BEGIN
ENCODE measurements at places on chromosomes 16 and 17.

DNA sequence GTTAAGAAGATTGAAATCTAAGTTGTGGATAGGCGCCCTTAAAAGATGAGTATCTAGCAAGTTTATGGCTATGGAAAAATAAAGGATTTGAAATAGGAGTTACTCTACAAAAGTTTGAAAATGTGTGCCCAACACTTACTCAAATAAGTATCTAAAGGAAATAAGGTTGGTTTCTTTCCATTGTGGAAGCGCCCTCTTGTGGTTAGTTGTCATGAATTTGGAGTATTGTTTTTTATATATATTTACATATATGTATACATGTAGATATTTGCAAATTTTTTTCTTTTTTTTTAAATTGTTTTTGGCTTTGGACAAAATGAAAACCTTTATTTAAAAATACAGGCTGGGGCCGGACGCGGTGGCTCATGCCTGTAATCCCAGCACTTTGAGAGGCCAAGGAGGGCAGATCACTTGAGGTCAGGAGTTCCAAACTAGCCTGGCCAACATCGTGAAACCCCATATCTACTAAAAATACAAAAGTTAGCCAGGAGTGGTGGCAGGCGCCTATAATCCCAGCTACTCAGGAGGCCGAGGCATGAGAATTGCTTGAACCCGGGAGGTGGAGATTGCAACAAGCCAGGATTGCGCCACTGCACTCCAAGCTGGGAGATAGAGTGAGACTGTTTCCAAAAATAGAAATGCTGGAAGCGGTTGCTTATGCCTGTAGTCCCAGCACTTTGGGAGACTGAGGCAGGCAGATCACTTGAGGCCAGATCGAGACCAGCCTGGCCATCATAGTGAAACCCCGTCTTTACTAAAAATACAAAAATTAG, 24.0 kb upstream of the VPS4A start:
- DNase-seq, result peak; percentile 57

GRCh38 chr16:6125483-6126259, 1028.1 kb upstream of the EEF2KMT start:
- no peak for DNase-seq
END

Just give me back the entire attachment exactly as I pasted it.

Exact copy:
ENCODE measurements at places on chromosomes 16 and 17.

DNA sequence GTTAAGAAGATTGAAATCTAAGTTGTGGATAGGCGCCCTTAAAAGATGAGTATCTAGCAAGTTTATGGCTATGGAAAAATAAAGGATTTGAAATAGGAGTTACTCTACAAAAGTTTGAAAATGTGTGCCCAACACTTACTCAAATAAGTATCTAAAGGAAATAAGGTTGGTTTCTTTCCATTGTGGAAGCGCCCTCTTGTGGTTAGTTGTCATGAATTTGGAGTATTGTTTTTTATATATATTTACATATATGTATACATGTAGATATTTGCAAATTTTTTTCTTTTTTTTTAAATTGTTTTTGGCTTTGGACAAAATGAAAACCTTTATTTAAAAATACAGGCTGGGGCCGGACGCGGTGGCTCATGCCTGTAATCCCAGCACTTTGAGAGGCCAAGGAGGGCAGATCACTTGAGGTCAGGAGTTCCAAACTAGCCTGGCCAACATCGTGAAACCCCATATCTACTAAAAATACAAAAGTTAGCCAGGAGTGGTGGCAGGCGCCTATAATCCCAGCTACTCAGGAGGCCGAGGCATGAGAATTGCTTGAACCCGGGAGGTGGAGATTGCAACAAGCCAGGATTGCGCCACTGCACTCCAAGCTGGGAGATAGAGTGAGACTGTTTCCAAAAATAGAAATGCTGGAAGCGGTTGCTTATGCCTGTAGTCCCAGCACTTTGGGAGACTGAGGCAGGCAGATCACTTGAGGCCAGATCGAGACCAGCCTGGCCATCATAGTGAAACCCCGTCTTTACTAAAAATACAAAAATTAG, 24.0 kb upstream of the VPS4A start:
- DNase-seq, result peak; percentile 57

GRCh38 chr16:6125483-6126259, 1028.1 kb upstream of the EEF2KMT start:
- no peak for DNase-seq